Ireland’s largest pantomime producers and promoters have issued a joint statement where they reassure parents and audiences of the "exemplary safety measures" in place at their upcoming live shows this Christmas.
After a period of uncertainty regarding restrictions, they are now confident that their respective shows can proceed.
Eibhlín Gleeson, chief executive of Cork Opera House, said some pantomimes have already opened successfully to the public, with more opening in the next week or so, all for extensive runs into mid-January, 2022.
She said they had put "every measure in place" to ensure the safety of all patrons who attend pantomimes.
"We care deeply about the safety of our patrons and very much understand that we have a responsibility to the people who attend our shows – this is something that we take very seriously," Ms Gleeson said.
"To this end, some of the measures we will take include checking vaccination certs and ID's at the door, following the regulations set out for the hospitality industry in our bars and social areas, together with safely managing the flow of patrons throughout our venues.
“Panto is a special time for everybody and considering what our society has been through we have collectively put our hearts and souls into making this year’s shows more special than ever.
"We want people to know that we are open for business and that we have implemented every safety procedure to ensure that it’s a safe place," she added.
"Now, more than ever, we need the support of our patrons.
"In turn, we will deliver a very special event for you, your family and your friends to enjoy this Christmas. Panto is the backbone of the theatre industry and in many cases, the revenue earned from Pantomime is what helps to keep venues, producers and artists going throughout the remainder of the year."
Promoters are asking patrons of all ages to wear masks for the duration of shows, in an effort to reduce any risk to other attendees.
Michael Brady, from The Helix in Dublin, said it was really important that the public work with pantomime management to make sure we are all playing our part.
"We know we can deliver a wonderful experience for the people of Ireland, but we need your help to do so," Mr Brady said.
"Mask wearing is one small way of making sure everyone gets to enjoy the panto in a safe place.
"Our casts and crews are remaining vigilant, antigen testing is being carried out on a regular basis in addition to mask wearing, social distancing, and they continue to limit social interactions so that they can continue to work; so for the audience to support that by also wearing masks - that will most certainly help."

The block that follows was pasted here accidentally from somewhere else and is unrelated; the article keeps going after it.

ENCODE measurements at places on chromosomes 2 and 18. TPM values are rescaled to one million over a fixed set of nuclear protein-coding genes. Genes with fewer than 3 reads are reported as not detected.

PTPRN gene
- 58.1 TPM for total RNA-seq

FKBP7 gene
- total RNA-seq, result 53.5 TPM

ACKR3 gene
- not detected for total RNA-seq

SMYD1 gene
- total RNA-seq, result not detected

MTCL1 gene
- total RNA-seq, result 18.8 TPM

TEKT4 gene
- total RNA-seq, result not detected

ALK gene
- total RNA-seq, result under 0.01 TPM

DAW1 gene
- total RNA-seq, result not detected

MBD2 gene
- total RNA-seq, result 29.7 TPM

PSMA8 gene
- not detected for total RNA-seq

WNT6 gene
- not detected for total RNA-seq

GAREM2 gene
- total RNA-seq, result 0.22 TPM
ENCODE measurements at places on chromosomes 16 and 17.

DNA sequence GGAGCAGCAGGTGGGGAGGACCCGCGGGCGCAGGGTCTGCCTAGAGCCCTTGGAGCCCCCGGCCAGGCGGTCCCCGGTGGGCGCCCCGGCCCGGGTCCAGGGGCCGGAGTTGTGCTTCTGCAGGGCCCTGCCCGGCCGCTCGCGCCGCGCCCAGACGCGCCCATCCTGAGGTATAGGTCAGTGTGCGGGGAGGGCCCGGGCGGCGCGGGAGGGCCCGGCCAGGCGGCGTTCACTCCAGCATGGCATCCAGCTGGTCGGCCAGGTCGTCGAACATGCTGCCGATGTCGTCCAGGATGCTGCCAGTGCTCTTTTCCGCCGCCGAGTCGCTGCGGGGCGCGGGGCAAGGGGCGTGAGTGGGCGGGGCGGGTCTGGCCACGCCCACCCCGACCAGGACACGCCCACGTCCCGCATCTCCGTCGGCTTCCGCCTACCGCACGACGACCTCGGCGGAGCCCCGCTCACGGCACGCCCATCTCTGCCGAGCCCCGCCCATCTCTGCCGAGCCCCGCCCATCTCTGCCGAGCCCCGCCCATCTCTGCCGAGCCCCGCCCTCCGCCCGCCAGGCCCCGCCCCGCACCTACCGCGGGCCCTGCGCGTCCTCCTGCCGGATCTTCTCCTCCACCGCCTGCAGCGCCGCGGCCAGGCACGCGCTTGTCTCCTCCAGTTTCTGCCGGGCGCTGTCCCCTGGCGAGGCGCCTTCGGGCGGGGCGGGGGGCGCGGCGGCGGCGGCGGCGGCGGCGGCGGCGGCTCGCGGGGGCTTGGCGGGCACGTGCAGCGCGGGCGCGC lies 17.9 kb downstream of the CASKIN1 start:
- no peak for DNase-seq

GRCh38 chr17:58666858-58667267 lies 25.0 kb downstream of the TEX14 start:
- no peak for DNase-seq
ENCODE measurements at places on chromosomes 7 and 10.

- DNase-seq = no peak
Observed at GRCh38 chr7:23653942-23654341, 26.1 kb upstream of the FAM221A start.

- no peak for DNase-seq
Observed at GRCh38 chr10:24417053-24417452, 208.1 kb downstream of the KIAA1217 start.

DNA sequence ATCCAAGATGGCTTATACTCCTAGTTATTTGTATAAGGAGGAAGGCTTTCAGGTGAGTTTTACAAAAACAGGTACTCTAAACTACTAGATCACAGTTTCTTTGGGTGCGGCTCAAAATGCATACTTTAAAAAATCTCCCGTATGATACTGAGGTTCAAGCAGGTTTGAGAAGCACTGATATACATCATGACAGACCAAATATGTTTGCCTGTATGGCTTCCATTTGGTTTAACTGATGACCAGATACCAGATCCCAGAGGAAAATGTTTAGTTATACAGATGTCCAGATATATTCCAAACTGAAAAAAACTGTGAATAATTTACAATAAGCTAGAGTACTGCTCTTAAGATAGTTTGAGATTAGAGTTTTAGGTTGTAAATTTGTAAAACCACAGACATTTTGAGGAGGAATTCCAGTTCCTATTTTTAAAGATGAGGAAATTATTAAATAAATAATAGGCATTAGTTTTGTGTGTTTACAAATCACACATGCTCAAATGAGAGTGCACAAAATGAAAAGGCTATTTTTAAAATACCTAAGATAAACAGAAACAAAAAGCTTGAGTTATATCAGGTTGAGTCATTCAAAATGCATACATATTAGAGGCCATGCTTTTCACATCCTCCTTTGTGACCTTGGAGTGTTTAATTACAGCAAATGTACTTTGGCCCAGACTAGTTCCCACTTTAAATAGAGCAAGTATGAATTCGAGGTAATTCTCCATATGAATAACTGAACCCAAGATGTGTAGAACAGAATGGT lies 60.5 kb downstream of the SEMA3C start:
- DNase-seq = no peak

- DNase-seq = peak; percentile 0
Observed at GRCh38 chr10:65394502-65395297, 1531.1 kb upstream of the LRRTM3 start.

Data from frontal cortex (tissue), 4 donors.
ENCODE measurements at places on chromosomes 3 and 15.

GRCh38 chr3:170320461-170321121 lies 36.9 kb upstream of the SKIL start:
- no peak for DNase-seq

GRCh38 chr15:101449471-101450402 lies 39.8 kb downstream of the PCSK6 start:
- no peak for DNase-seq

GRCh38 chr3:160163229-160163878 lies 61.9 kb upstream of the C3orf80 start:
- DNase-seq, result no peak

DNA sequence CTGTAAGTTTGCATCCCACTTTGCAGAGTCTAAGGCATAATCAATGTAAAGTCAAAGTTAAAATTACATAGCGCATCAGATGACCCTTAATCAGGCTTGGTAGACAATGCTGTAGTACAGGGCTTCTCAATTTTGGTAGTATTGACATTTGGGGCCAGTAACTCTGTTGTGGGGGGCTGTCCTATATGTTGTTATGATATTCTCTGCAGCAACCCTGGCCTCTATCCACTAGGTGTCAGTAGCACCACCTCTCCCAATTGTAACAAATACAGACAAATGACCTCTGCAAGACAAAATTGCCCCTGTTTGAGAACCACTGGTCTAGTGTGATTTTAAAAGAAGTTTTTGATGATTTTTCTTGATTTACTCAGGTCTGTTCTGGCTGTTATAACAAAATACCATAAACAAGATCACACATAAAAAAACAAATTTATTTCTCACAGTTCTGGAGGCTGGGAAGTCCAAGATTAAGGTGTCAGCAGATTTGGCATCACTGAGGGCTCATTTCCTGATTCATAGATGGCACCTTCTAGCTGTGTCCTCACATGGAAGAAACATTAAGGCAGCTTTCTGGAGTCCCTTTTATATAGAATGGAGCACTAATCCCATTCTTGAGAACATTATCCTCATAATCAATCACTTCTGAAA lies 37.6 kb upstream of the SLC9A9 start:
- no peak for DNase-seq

Major production planning
Preparation for these large productions takes eight to ten months of planning and the pantomime industry is the biggest employer of large scale theatre in the country.
In an average year, the Panto season is responsible for selling in excess of 310,000 tickets to patrons all over the country, bringing in approximately €9.8 million in revenue.
It provides significant employment for up to 1,000 professional artists, creatives and production crews. It also impacts hugely on the economy around the venues, where restaurants, hotels, shops and bars all benefit from the productions around the country.
"Our entire cast and crew cannot wait to get back in front of a live audience," said Karl Broderick, producer of Aladdin with Alan Hughes at The National Stadium.
"Panto has become a huge part of Christmas for many families, and we are delighted that nobody has to be disappointed.
"The safety of our fans, cast and crew is of the utmost importance to us and all safety measures are in place. We're ready, now all we need is you".
The statement on safety measures was sent out on behalf of Cork Opera House, The Everyman Theatre in Cork, The Helix Dublin, Alan Hughes and Karl Broderick who are producing a version of Aladdin at the National Stadium, The Olympia Panto and Sinead Hope Director and Robert C Kelly co-producers at the University Concert Hall in Limerick.